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Capitol Protesters Think Fossil Fuels are a Big Fracking Deal

Enviro banjo tunes, the "Ecological Our Father," global warming condemnations and simultaneous praises of the sweltering sun, and numerous F-bomb variations on the Hill today.

by
Bridget Johnson

Bio

July 28, 2012 - 6:22 pm

What do you get when you bring hundreds of fervent environmentalists and NIMBYs together on the west lawn of the Capitol to denounce fracking, every single fuel that originates from the ground, and, for old time’s sake, Dick Cheney?

You get enviro banjo tunes, the “Ecological Our Father” at the interfaith prayer service (“Our Father, who art in the forest…”), and more punny protest signs built off the F-bomb than even Joe Biden could dream up.

Do it on a standard hot, humid July day in D.C., and add in the global warming condemnations and simultaneous praises of the solar intensity as an endless wellspring of clean energy.

Those trying to escape the mid-afternoon sun under shade trees near the edge of the lawn, though, were chided by an organizer for making the rally look sparse up front as they tried to get a good sign-waving rally photo with the dome in the backdrop. “We can’t hide in the shadows like the gas companies do,” the man at the mic said. “Get out from the shade and in front!”

The “Stop the Frack Attack” event began with lobbying while lawmakers were still around the Hill on Thursday, begging support for the Fracturing Responsibility and Awareness of Chemicals Act (FRAC), sponsored in the House by Rep. Diana DeGette (D-Colo.) and in the Senate by Bob Casey (D-Pa.). The bill would amend the Safe Drinking Water Act to repeal a certain exemption for hydraulic fracturing. Even though DeGette’s bill has 70 co-sponsors including Jared Polis (D-Colo.) and Maurice Hinchey (D-N.Y.), no lawmakers showed up to speak at the rally.

“It’s time to stop getting our energy from the ground… we are here to work toward the day and envision the day when we will get our energy from heaven,” a Unitarian-Universalist preacher told the ground at the interfaith event to kick off today’s rally, a service that also featured a rabbi singing about how “farmers turn on the spigot in their kitchens and the water turns to flame.”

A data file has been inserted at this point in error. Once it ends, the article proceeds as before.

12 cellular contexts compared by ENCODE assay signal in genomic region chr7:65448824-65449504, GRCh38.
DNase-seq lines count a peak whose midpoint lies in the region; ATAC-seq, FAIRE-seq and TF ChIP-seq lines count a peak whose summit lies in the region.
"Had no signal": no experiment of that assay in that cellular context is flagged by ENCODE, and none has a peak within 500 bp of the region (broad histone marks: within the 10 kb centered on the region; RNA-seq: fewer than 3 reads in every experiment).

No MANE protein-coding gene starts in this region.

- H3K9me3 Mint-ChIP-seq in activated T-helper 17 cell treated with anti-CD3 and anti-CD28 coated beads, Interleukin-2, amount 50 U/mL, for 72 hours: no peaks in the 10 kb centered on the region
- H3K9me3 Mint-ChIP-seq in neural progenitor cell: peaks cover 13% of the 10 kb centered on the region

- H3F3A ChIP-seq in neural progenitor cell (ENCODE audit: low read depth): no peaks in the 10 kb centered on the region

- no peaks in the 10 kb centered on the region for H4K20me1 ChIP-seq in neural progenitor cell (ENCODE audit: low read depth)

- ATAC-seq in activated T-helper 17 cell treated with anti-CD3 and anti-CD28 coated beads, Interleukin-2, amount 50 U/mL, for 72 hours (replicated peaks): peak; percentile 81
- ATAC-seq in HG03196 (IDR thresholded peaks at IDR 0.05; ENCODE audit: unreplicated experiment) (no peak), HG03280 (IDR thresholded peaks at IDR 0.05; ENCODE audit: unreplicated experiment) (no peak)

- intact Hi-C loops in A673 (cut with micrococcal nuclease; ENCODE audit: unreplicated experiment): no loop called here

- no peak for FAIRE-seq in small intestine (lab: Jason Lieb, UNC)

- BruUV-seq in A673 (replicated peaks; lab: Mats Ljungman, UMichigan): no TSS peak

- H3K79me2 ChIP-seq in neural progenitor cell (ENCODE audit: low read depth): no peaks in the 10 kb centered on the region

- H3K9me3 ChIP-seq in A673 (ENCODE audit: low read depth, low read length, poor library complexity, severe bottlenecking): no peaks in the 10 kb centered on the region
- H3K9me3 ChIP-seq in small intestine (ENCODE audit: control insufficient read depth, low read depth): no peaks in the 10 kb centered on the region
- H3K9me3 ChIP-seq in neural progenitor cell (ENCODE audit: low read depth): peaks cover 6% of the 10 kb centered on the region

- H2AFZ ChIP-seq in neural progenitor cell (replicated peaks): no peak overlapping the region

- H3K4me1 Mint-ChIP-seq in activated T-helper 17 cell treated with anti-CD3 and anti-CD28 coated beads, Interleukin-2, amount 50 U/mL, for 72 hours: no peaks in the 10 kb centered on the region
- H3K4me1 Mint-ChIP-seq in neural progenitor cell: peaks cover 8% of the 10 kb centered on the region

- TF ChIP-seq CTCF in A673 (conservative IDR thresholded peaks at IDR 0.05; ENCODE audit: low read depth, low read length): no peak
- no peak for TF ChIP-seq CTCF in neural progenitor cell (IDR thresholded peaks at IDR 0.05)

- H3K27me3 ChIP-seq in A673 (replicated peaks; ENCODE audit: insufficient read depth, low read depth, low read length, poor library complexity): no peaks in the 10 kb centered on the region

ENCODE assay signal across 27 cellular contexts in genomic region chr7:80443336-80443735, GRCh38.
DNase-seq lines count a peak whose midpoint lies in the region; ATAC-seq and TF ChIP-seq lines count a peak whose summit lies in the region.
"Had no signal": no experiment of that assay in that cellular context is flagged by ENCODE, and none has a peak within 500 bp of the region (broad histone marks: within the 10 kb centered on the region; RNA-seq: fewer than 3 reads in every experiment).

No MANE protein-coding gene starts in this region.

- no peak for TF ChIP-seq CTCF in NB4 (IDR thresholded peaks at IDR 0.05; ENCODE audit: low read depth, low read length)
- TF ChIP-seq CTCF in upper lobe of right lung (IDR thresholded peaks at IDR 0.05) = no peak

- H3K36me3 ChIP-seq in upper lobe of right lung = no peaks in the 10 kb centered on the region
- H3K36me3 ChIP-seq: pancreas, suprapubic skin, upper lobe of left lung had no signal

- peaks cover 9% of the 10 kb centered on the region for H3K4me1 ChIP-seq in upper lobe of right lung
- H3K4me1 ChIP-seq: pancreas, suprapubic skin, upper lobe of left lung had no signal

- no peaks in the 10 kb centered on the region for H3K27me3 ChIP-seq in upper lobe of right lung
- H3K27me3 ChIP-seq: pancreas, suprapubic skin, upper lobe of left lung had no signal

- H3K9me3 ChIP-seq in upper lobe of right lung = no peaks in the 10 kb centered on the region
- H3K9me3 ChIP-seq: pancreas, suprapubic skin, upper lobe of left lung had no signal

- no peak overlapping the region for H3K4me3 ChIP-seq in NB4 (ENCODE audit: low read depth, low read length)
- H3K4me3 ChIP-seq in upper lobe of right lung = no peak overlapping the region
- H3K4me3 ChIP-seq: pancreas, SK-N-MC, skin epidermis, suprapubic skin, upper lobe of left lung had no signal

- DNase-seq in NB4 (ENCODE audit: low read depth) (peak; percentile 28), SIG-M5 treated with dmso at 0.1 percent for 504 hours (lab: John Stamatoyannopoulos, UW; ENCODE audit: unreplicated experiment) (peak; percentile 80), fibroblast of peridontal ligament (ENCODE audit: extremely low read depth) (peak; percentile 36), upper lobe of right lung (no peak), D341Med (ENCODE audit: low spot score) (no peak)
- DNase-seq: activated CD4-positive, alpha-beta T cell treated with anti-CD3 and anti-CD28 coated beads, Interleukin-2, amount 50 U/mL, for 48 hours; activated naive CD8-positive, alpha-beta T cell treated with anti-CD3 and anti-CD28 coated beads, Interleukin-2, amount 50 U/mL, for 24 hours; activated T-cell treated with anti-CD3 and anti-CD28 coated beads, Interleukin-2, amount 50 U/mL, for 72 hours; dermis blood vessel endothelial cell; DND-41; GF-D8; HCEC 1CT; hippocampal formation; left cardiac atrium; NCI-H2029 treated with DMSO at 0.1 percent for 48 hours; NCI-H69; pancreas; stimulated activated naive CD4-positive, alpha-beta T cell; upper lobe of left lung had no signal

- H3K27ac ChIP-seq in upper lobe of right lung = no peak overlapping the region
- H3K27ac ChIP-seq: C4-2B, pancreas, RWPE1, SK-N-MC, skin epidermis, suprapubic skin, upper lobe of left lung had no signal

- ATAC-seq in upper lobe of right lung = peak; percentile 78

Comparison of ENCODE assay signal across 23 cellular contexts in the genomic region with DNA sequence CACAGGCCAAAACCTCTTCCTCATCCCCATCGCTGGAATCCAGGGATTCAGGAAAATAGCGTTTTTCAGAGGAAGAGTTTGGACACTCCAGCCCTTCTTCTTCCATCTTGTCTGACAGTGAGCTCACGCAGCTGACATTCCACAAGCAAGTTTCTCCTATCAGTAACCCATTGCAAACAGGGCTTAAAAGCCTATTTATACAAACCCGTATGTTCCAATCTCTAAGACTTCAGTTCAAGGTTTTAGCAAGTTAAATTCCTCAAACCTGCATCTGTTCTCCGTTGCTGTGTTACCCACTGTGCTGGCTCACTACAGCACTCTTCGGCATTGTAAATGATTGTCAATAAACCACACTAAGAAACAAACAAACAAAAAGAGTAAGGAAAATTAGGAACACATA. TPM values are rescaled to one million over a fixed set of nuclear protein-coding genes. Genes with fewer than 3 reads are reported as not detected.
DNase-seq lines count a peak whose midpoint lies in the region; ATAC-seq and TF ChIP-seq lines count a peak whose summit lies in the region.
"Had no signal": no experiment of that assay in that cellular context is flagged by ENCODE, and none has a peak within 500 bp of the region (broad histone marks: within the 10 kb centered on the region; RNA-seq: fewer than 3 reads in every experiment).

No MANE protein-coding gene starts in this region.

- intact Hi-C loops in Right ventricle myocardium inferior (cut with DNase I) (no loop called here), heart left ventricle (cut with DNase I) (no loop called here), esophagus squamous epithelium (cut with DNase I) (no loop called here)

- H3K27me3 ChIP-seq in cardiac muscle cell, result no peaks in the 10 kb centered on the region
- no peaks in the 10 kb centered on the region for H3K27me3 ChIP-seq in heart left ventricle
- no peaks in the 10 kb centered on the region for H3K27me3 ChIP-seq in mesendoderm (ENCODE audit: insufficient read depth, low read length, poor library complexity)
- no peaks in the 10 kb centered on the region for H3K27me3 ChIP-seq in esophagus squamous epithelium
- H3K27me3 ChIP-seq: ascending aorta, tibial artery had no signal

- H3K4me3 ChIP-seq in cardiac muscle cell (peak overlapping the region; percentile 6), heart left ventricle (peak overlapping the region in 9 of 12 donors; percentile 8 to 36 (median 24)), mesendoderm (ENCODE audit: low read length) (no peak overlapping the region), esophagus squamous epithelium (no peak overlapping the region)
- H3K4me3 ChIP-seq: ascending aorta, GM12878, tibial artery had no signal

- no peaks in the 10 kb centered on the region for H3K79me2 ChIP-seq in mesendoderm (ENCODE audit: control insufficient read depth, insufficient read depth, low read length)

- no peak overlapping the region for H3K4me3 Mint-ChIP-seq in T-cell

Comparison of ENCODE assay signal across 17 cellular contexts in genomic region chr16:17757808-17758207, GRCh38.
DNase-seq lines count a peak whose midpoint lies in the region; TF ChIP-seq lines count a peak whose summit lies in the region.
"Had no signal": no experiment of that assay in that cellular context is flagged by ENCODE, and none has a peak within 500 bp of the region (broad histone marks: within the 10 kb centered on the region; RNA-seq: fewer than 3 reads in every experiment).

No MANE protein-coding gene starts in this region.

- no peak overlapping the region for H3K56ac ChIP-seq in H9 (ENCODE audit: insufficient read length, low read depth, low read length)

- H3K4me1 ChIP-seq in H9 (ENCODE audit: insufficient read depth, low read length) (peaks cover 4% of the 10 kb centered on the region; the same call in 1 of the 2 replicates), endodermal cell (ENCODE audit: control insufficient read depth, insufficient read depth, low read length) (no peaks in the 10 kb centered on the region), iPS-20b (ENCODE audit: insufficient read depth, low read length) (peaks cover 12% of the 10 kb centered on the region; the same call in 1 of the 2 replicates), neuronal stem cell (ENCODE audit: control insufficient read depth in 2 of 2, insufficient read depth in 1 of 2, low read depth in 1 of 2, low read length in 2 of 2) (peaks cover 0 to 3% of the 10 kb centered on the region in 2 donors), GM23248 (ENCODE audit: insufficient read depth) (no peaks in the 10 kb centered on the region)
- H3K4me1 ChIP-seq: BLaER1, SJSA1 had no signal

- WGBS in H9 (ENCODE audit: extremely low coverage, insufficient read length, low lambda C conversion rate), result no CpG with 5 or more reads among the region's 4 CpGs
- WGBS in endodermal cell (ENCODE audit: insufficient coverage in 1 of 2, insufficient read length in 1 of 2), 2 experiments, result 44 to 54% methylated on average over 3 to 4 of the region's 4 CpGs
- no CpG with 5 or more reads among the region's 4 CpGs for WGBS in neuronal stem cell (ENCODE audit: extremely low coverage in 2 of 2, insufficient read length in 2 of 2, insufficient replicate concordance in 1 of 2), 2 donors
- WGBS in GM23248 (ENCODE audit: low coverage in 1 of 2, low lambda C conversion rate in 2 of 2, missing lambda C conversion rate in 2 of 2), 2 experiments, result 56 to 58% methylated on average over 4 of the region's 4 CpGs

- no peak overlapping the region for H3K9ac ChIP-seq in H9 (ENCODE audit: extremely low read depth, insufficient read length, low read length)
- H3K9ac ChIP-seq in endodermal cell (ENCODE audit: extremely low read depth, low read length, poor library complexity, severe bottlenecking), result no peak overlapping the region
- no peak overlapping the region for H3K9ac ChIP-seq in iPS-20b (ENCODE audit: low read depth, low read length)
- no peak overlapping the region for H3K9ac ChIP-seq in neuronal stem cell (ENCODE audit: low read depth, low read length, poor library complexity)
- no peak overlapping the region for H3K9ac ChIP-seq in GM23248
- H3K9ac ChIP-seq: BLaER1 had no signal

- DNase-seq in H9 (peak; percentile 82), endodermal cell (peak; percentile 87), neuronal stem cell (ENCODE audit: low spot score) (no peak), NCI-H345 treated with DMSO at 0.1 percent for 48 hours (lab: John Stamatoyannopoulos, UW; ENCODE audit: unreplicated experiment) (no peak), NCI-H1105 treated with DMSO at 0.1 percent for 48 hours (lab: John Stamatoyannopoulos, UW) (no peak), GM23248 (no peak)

Before the speakers began, the organizers led the crowd of hundreds in a chorus of “This Little Light of Mine.”

Signs in the crowd included “Don’t Frack with Mother Earth,” “Keep the Frack Out of My Water,” “Frack Off NY,” and “Don’t Frack My Future.” Participants included a 15-member group from Butler, Pa., the “Tour de Frack,” who rode bikes the 400 miles to the event for the anti-fossil fuel bragging rights.

“The extreme weather that we’re experiencing is being driven by extreme energy,” said Mike Tidwell, director of the Chesapeake Climate Action Network, offering mountaintop strip mining and offshore drilling as examples yet calling fracking “the mother of all extreme energy.”

Catherine Thomasson of Physicians for Social Responsibility also linked fracking to weather events such as “tornadoes in February.” Someone in the crowd yelled, “Earthquakes!”

“You all are gonna save more lives than I can as a physician,” she told the activists. “We’re here because of corporate greed, corporate control of our electoral process.”

Thomasson shared the crowd’s view that natural gas is as much an enemy as big oil. “Natural gas isn’t as clean and green as we thought it was,” she said, charging that “unregulated fracking pollutes our water with carcinogens.”

Sierra Club president Allison Chin said the “righteous passion of the American people” can put a halt to hydraulic fracturing.

“No state has adequate protections in place,” she said. “Thanks to multiple federal exemptions we can’t even count on the federal government to keep us safe.”

Chin said fracking is not the answer to domestic energy independence. “What will this do to solve America’s energy problems? Nothing,” she said. “The only way to achieve energy independence is to move beyond all fossil fuels.”

A medic then stepped up to the mic to check on the protesters, who were decrying fracking’s purported negative health effects while broiling in the sun. “Is anybody feeling faint?” she said. “Try to stay in the shade and don’t be afraid to ask for help.” Protesters who were referred to a water table to refill their bottles were referred to a brick water fountain in the park, seemingly on the assumption that fracking taints groundwater but D.C. tap water is pure.